Prof. Kajsa Ahlstrand is specialised on Theology
of Religion and Interreligious Dialogue. In her research, she has
focused on the relation between Tradition and Modernity in the
religions, and religion within a postmodern society. She defended
her doctoral dissertation on ”Fundamental Openness: An Enquiry
into Raimundo Panikkar’s Theological Vision and Its Philosophical
Presuppositions” in 1993. During the years 1997-2003 Kajsa
Ahlstrand worked as Advisor to the Lutheran World Federation (LWF)
and its Department
for Theology and Studies.
She has written several articles related to religion
in South Asia, e g ”Toward a Paradigm
Shift in Christian Mission: South Asia and North Europe”, published in ”Theology
and the religions: a Dialogue” (Ed. Viggo Mortensen, Grand
Rapids, Michigan/Cambridge, U.K, 2003), and about ”Reincarnation
and Resurrection: a Reconstruction” in ”Spiritualism:
A Challenge to the Churches in Europe” (Ed. Ingo Wulfhorst, Geneva:
LWF Studies 2004).
Prof. Ahlstrand has also written articles in Swedish magazines, such
as ”Sati – testpunkt för förhållandet
mellan tradition-modernitet i Indien” in Vår Lösen
4/1998; and ”Dop och dopteologi i indisk
Svensk Kyrkotidning 38/1998.
Kajsa Ahlstrand is a member of the South Asia Studies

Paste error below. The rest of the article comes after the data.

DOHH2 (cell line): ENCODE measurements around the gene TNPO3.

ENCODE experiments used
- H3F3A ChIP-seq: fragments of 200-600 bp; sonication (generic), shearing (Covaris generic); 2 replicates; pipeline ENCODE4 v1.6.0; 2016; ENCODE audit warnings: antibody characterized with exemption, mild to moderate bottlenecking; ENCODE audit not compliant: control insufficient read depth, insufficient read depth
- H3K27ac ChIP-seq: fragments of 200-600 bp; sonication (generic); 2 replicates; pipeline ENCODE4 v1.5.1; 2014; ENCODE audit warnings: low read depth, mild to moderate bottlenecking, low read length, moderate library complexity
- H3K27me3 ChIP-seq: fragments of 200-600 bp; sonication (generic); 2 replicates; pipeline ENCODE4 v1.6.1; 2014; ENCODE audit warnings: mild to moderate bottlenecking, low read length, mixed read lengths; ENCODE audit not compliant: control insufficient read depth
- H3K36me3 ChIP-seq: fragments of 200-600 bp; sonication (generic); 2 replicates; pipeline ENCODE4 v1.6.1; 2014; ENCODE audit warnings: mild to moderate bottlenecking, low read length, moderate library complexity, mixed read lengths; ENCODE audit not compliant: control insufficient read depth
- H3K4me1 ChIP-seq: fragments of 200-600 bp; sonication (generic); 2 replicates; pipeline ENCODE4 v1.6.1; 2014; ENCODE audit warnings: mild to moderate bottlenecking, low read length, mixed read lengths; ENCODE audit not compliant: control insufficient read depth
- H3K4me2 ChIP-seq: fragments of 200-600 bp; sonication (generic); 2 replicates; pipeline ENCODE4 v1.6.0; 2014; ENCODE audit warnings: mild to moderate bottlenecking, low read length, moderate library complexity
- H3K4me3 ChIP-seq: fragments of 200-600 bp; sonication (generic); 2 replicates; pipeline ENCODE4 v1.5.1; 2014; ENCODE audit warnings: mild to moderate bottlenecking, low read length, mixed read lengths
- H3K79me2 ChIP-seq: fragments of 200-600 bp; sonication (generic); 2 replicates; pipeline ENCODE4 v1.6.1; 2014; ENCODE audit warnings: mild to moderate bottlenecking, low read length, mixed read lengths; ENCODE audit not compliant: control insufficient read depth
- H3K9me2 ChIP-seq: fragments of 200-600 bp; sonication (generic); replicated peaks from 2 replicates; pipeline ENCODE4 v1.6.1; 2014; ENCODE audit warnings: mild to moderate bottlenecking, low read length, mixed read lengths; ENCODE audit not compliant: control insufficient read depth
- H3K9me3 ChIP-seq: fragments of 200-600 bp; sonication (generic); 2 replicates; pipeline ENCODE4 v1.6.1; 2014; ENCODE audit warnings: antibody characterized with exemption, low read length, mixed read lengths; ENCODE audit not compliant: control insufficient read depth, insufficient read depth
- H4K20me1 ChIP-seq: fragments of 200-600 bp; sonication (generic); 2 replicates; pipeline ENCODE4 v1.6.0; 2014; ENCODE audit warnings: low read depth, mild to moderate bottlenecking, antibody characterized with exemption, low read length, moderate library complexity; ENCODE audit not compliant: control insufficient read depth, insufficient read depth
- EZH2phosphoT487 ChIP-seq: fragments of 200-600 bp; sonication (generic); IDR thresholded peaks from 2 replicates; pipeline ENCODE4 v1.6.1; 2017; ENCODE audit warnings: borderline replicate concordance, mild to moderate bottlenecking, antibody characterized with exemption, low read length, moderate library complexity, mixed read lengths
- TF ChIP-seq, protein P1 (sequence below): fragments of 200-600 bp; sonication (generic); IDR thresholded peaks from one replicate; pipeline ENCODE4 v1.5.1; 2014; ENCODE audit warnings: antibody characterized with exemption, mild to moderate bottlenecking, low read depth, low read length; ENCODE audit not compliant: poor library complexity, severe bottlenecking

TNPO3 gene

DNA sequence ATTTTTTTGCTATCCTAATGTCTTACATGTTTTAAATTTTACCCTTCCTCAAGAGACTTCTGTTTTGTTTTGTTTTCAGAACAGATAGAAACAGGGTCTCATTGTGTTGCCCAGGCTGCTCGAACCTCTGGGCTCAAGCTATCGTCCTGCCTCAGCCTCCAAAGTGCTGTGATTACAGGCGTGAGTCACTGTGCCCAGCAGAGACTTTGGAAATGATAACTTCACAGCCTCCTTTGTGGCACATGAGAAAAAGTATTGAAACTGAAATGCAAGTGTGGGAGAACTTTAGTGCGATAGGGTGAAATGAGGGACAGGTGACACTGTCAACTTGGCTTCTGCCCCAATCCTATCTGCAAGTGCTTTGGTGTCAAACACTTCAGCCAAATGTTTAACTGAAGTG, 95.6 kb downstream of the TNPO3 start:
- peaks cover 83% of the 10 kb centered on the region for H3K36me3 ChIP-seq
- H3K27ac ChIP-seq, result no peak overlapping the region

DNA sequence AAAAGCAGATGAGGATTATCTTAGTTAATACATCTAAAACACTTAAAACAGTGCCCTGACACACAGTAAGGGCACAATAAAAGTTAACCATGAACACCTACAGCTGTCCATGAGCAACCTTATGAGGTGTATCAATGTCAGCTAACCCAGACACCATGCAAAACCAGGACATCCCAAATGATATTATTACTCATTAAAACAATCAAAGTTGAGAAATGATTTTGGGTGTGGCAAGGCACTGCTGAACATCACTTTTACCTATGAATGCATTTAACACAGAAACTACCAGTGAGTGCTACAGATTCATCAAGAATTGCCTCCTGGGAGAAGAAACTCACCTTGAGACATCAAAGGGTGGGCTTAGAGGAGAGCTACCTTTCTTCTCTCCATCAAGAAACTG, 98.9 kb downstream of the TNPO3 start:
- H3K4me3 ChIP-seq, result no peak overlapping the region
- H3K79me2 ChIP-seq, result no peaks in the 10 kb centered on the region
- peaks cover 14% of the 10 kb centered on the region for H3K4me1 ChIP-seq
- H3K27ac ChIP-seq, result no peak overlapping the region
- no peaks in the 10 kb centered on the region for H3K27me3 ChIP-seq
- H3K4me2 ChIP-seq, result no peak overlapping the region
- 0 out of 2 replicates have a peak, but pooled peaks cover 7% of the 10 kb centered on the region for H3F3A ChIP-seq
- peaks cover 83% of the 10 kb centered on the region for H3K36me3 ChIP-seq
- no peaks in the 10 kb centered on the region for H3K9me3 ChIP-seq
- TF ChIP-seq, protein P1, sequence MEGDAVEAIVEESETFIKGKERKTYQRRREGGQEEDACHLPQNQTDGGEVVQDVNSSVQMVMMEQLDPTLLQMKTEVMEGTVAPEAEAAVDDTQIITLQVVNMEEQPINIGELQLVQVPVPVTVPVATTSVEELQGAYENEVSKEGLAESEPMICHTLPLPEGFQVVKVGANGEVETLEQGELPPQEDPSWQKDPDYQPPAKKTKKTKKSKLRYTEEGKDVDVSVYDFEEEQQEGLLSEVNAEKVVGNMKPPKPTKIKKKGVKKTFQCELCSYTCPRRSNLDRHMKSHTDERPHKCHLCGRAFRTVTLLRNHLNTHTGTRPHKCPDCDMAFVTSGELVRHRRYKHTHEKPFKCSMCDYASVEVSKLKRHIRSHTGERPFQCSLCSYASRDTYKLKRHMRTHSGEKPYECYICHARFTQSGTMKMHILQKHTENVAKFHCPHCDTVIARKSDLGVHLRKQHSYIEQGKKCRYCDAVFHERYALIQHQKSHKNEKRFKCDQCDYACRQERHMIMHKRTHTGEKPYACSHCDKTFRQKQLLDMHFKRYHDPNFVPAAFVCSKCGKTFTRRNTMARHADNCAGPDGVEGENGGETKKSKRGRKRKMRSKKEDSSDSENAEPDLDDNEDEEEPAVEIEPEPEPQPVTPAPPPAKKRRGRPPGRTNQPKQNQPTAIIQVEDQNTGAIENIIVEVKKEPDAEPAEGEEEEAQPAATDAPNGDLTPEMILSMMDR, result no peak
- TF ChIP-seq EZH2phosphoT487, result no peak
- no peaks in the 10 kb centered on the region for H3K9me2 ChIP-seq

seminar (SAS), formed in 2006 by researchers in various disciplines
engaged in South Asia research at Uppsala University. More
In February 2007, Prof. Ahlstrand went to the United
Theological College in Bangalore, India, with a number of C-level
students from her department. Later, this resulted in a formalised Linnaeus Palme exchange programme for students and teachers. This collaboration was established
in 2009, and is coordinated by Kajsa Ahlstrand.
Since 2010, PhD Candidate Anita Suneson is working on a doctoral dissertation project entitled ”Indian Christians Living with Religious
Plurality: Theological and Practical Strategies”, focusing on attitudes to religious plurality among Christians in India. She is supervised by Prof. Ahlstrand. Project abstract: Empirical material from churches in Bangalore will be analysed and compared to the work of Indian academic theologians focussing on Christian approaches to religious plurality. Field studies will be carried out in two Pentecostal churches, one Lutheran church and one church belonging to the Church of South India. (The latter is a union of Anglican, Methodist, Congregational and Presbyterian churches.) The empirical material that this generates will be discussed in relation to the theologians S.J. Samartha and M. Thomas Thangaraj from the Church of South India and the Pentecostal Geomon K. George.
An earlier study from 2008 has provided material from the two Pentecostal churches mentioned above. These two congregations – a branch of The Pentecostal Mission (TPM) and the Full Gospel Assembly of God (FGAG) – represent two different types of Indian Pentecostal churches, one indigenous to the Indian subcontinent and one belonging to an originally American denomination. The theology of both churches stresses the universality of Christ and the uniqueness of truth inherent in Christianity or, in the case of TPM, in their own denomination. But on a social level the lives of my Pentecostal hosts (this term is used here instead of ”informant”) are characterized by co-existence and acceptance of different religious identities.